Recently the Centre invited Dr Anna Dixon, Chief Executive of the What Works Centre for Ageing Better, to visit us and exchange knowledge on ageing better with key stakeholders here in Wales at a roundtable and a public event. In this blog, Dr Martin Hyde, Associate Professor of Gerontology at the Centre for Innovative Ageing, Swansea University, reflects on one of the key issues raised during these events: the evidence landscape on ageing in Wales.
Population ageing is a global phenomenon. Today, roughly 9% of the world’s population (650m people) are aged 65 and over. This percentage is projected to jump to nearly 17% by 2050 (1.6b people). Wales is no exception. It is estimated that by 2038 a quarter of the population will be aged 65+. We should celebrate this success. However, there is evidence that improvements in life expectancy are slowing down and that not everyone is able to achieve a good later life. Hence it is imperative that policy makers and practitioners work to combat inequalities among the older population. Wales should be very proud of its pioneering work in this area. It was the first country in the world to appoint an Older People’s Commissioner to ensure that the rights and views of older people are respected. The Welsh Government has been proactive, publishing its first Strategy for Older People in Wales in 2003. Almost all Local Governments have an Ageing Well plan in place. There is also a fantastic range of third sector organisations, such as AgeCymru, and Cymru Older People’s Alliance, working with and for older people.
However, in order to understand the situation of older people in Wales and to know whether policies and practices impact on the lives of older people it is crucial that we have good information. Unfortunately, whilst there is lots of fantastic research that is undertaken in Wales, we have something of a ‘data deficit’ – both qualitative and quantitative – on ageing. I would say that there are three key areas we need to address:
1) Not collecting data on age
Age is one of the protected characteristics under UK law. Yet I am constantly astonished at how few organisations record age as part of their data collection. Thanks to increased attention on gender inequality at work employers are quite rightly expected to report on the gender composition of their workforce, pay, etc. However, when I have asked for information on the age composition of workplaces in Wales, for example, I have been told that this is not uniformly collected. This is not unique to Wales. A recent Chartered Institute of Personnel and Development report showed that only 17% of UK employers monitor the age composition of their workforce. This is a shame as there is evidence from other countries that more age-diverse workforces perform better. But without this information in Wales it is not possible to see if this is the same here. Ensuring that all organisations collect data on age, along with gender, ethnicity, etc., should be something that we could do in Wales and be leader within the UK.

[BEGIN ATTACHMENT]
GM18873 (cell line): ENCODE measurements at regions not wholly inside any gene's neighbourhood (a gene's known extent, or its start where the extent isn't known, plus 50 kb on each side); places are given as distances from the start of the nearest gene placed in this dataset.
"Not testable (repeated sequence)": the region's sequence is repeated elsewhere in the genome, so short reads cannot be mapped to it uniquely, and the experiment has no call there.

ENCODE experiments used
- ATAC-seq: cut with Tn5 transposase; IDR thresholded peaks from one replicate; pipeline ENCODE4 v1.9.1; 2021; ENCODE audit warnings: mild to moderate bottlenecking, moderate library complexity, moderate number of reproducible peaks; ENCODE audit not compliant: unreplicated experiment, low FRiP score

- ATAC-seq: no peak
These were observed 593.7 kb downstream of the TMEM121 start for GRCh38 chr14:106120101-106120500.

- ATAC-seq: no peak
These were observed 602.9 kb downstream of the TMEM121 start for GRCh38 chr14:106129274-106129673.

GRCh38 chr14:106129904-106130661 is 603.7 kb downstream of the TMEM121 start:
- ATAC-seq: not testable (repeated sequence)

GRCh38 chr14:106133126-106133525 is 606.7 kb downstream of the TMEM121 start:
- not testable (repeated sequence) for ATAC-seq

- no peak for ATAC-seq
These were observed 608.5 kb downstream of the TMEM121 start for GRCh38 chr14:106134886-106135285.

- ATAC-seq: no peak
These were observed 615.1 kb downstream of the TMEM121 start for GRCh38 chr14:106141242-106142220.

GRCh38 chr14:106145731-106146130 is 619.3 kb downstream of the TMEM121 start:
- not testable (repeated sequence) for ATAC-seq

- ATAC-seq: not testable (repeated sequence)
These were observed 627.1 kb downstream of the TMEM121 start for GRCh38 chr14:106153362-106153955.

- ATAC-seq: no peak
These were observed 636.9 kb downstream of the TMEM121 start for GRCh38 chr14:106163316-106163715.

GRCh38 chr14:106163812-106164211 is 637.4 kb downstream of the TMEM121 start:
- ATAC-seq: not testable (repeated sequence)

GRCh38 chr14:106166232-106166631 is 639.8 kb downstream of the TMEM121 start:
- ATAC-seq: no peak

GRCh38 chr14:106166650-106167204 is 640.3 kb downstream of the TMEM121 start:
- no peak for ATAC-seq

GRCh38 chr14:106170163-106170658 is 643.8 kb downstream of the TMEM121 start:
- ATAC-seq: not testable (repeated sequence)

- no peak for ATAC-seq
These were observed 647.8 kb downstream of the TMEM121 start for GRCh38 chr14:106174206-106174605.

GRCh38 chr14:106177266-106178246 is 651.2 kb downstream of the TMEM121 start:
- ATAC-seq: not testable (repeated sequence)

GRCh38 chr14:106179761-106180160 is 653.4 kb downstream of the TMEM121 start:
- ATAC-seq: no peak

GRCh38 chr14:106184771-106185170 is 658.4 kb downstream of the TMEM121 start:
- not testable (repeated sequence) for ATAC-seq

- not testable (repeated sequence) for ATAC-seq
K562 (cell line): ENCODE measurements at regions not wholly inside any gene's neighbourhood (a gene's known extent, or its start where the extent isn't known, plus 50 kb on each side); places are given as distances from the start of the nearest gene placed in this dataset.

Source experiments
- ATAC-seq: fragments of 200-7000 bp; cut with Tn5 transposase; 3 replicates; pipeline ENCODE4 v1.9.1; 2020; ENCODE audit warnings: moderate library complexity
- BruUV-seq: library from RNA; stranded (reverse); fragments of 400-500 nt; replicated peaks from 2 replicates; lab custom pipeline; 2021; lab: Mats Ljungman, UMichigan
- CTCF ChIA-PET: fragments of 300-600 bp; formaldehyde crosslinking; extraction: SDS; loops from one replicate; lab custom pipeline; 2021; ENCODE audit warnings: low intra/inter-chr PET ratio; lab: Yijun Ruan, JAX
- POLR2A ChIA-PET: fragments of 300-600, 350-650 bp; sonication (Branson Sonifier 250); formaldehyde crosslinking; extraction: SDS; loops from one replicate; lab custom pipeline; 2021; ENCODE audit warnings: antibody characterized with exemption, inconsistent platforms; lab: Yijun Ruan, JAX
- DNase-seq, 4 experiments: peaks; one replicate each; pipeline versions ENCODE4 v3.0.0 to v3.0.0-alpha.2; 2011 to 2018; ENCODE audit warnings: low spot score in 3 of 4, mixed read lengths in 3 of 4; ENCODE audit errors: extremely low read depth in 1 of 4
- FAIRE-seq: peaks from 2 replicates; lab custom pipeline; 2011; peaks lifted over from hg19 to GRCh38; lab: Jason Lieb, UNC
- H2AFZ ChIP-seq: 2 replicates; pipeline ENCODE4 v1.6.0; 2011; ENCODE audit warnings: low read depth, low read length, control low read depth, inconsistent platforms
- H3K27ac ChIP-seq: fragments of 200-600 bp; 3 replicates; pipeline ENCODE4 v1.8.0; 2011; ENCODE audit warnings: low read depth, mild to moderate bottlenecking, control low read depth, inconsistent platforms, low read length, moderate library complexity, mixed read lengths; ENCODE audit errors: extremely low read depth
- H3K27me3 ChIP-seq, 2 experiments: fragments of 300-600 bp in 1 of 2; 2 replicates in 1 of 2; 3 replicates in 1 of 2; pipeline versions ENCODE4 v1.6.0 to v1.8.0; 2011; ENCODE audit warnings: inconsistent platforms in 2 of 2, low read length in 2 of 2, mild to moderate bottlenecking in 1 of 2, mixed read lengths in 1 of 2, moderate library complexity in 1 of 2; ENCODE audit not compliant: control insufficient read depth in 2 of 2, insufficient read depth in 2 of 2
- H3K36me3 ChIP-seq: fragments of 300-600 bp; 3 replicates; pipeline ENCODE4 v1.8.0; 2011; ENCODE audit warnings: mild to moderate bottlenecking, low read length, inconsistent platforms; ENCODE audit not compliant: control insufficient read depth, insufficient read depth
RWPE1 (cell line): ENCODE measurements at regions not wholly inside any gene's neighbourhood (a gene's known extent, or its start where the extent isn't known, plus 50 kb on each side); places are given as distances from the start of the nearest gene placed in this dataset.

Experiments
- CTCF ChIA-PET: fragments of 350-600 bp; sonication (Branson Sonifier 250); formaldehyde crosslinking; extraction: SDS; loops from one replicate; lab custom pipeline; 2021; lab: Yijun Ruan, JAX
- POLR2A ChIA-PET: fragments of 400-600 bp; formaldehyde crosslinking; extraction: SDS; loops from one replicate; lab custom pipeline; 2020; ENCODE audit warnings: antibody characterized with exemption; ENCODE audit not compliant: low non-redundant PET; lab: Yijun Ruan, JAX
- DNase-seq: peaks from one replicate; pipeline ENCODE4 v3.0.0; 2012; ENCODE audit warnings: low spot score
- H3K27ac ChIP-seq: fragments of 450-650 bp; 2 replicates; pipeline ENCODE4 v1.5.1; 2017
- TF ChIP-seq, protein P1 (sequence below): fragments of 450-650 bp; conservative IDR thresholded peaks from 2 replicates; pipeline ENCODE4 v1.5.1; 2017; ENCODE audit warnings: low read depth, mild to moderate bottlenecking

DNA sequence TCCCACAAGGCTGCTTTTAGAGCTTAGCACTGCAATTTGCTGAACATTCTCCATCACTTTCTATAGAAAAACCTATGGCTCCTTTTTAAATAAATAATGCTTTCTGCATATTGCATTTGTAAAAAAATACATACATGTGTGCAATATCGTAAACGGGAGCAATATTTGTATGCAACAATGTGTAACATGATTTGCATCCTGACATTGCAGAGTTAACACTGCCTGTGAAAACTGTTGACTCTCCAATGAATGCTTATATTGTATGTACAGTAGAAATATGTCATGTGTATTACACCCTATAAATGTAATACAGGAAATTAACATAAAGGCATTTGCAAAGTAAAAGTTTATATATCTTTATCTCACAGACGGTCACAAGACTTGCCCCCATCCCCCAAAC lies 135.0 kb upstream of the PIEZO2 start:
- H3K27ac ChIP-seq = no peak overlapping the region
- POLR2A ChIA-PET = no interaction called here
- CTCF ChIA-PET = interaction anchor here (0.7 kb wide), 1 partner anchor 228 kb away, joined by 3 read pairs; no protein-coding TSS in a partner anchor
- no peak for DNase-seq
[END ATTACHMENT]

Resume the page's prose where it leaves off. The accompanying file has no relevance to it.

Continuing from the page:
2) Not collecting (proper) evaluation data when conducting interventions,
Since I moved to Wales I have been impressed by the sheer number of initiatives run with older adults. However, I also get frustrated at how little information is collected about these activities. This is a great shame as this information could be crucial in helping to assess which activities work, when they works and for whom they work. Again, this is not unique to Wales but is a common issue faced by local government and third sector organisations. I know that some of this comes from a lack of resources and/or a lack of awareness of what is involved in conducting an evaluation. Hence, I think that there should be a greater onus on the funders to clearly stipulate what sort of data are required, to give realistic estimates of the required resources and to signpost applicants to good guidance on how to do this. But I also think that we can do more in Wales, for example by bringing local government, third sector organisations and Universities together to run ‘evaluation workshops’ to help groups collect the information they need. We also need to get better at properly capturing and cataloguing evaluation results and, ideally, exploring ways to pool data to conduct larger, more powerful studies or meta-analyses.
3) The lack of a nationally representative study that follows people as they age
For me this is the most important gap that we need to address. If we really want to understand the experience of ageing Wales then we need to collect data on individuals as they age. For example if you just compared the health of retired people and people in work you might find that those in work are healthier. This could then lead you assume that retirement is bad for your health (and that we should all stay in work for as long as possible). But it could be that people retired due to poor health at work. Hence your assumption and policy message would be wrong. What you need in this situation is a measure of the health of the same people before and after retirement. This is called longitudinal data. Wales has a great history of such longitudinal studies, e.g. the Bangor Longitudinal Study of Ageing. But unlike all the other countries in the UK we do not have a national longitudinal study of ageing in Wales. Studies like the ELSA in England and NICOLA in Northern Ireland are producing fascinating insights into ageing in these countries. However, in Wales we are very quickly being left behind.
Wales has a great tradition of championing the rights and welfare of its older population. There is much for us to be proud of in what has been achieved so far. However, if we are to truly meet our potential to be the best country in the world in which to grow older then we need a world-class evidence base to match our global ambitions.